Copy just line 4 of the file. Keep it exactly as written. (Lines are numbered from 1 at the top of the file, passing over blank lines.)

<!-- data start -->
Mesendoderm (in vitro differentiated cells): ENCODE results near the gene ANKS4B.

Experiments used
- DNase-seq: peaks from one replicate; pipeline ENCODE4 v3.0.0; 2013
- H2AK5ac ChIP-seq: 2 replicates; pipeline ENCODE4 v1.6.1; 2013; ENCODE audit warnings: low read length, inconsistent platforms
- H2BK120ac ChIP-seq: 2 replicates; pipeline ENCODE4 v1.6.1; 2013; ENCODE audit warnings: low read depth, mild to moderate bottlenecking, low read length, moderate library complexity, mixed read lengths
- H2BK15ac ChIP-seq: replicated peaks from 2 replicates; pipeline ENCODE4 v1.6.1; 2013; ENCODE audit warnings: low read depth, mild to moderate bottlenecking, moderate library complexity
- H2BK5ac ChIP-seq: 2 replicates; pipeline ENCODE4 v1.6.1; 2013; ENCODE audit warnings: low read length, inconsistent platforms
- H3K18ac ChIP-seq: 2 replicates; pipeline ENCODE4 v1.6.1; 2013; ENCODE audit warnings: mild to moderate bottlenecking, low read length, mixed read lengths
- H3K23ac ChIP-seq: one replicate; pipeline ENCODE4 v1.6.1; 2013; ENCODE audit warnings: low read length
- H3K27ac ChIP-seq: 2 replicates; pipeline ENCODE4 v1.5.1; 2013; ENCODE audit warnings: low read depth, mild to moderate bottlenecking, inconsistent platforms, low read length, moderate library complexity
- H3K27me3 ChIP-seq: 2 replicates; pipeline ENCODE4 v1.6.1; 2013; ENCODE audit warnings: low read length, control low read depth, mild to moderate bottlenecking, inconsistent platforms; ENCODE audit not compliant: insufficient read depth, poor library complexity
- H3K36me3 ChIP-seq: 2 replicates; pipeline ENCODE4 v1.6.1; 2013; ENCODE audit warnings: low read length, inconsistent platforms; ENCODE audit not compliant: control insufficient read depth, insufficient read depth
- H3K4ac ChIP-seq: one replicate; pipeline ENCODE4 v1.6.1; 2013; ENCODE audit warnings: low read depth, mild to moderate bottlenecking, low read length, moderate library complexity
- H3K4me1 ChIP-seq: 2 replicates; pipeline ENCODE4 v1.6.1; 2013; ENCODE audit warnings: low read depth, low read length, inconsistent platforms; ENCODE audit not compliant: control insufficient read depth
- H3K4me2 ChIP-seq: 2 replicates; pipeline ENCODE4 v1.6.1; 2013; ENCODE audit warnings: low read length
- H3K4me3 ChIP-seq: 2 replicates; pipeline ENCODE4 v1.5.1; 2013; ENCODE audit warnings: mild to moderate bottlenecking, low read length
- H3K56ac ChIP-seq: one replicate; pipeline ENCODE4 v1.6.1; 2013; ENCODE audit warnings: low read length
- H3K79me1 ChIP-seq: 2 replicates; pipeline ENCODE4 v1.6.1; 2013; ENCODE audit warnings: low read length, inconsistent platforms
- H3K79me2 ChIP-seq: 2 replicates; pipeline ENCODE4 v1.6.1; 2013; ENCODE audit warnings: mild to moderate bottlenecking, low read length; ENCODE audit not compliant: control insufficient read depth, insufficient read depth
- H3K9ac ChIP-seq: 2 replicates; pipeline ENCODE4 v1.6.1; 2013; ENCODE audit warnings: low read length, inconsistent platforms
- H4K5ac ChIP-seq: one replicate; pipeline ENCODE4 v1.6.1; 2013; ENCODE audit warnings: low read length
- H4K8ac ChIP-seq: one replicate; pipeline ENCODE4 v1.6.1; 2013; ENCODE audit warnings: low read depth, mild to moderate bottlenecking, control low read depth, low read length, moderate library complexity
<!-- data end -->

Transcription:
- H2AK5ac ChIP-seq: 2 replicates; pipeline ENCODE4 v1.6.1; 2013; ENCODE audit warnings: low read length, inconsistent platforms